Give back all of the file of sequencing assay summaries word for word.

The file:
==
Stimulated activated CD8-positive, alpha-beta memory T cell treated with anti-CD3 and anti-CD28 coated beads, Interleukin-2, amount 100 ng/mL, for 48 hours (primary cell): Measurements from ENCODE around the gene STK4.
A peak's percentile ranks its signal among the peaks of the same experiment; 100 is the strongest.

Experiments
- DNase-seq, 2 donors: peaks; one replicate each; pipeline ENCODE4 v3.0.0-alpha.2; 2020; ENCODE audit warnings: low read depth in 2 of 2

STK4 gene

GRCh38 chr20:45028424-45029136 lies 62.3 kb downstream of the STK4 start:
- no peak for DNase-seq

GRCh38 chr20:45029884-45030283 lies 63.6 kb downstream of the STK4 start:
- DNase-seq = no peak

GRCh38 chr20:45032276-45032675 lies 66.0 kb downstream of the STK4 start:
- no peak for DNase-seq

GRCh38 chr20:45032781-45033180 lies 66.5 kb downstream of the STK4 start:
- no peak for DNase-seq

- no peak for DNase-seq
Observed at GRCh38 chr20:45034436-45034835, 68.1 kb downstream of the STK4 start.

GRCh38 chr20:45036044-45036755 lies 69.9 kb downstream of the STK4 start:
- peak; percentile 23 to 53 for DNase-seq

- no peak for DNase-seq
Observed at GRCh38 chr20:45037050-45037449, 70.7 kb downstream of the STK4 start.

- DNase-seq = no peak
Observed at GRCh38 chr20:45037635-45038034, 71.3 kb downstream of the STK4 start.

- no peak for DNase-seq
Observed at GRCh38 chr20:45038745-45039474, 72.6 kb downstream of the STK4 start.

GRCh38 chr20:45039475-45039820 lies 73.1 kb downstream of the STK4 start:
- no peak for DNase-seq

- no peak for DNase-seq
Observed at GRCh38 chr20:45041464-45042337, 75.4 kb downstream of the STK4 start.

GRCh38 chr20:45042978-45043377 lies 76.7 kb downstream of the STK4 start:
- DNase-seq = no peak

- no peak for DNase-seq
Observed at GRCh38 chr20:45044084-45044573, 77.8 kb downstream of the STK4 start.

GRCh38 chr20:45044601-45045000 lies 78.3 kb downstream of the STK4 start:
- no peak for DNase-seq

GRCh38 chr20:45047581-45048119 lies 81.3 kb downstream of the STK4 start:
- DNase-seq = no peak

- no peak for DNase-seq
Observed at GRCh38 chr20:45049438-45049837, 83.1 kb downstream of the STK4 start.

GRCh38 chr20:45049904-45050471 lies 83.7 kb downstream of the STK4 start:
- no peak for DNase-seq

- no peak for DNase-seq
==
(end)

Stimulated activated CD8-positive, alpha-beta memory T cell treated with anti-CD3 and anti-CD28 coated beads, Interleukin-2, amount 100 ng/mL, for 48 hours (primary cell): Measurements from ENCODE around the gene STK4.
A peak's percentile ranks its signal among the peaks of the same experiment; 100 is the strongest.

Experiments
- DNase-seq, 2 donors: peaks; one replicate each; pipeline ENCODE4 v3.0.0-alpha.2; 2020; ENCODE audit warnings: low read depth in 2 of 2

STK4 gene

GRCh38 chr20:45028424-45029136 lies 62.3 kb downstream of the STK4 start:
- no peak for DNase-seq

GRCh38 chr20:45029884-45030283 lies 63.6 kb downstream of the STK4 start:
- DNase-seq = no peak

GRCh38 chr20:45032276-45032675 lies 66.0 kb downstream of the STK4 start:
- no peak for DNase-seq

GRCh38 chr20:45032781-45033180 lies 66.5 kb downstream of the STK4 start:
- no peak for DNase-seq

- no peak for DNase-seq
Observed at GRCh38 chr20:45034436-45034835, 68.1 kb downstream of the STK4 start.

GRCh38 chr20:45036044-45036755 lies 69.9 kb downstream of the STK4 start:
- peak; percentile 23 to 53 for DNase-seq

- no peak for DNase-seq
Observed at GRCh38 chr20:45037050-45037449, 70.7 kb downstream of the STK4 start.

- DNase-seq = no peak
Observed at GRCh38 chr20:45037635-45038034, 71.3 kb downstream of the STK4 start.

- no peak for DNase-seq
Observed at GRCh38 chr20:45038745-45039474, 72.6 kb downstream of the STK4 start.

GRCh38 chr20:45039475-45039820 lies 73.1 kb downstream of the STK4 start:
- no peak for DNase-seq

- no peak for DNase-seq
Observed at GRCh38 chr20:45041464-45042337, 75.4 kb downstream of the STK4 start.

GRCh38 chr20:45042978-45043377 lies 76.7 kb downstream of the STK4 start:
- DNase-seq = no peak

- no peak for DNase-seq
Observed at GRCh38 chr20:45044084-45044573, 77.8 kb downstream of the STK4 start.

GRCh38 chr20:45044601-45045000 lies 78.3 kb downstream of the STK4 start:
- no peak for DNase-seq

GRCh38 chr20:45047581-45048119 lies 81.3 kb downstream of the STK4 start:
- DNase-seq = no peak

- no peak for DNase-seq
Observed at GRCh38 chr20:45049438-45049837, 83.1 kb downstream of the STK4 start.

GRCh38 chr20:45049904-45050471 lies 83.7 kb downstream of the STK4 start:
- no peak for DNase-seq

- no peak for DNase-seq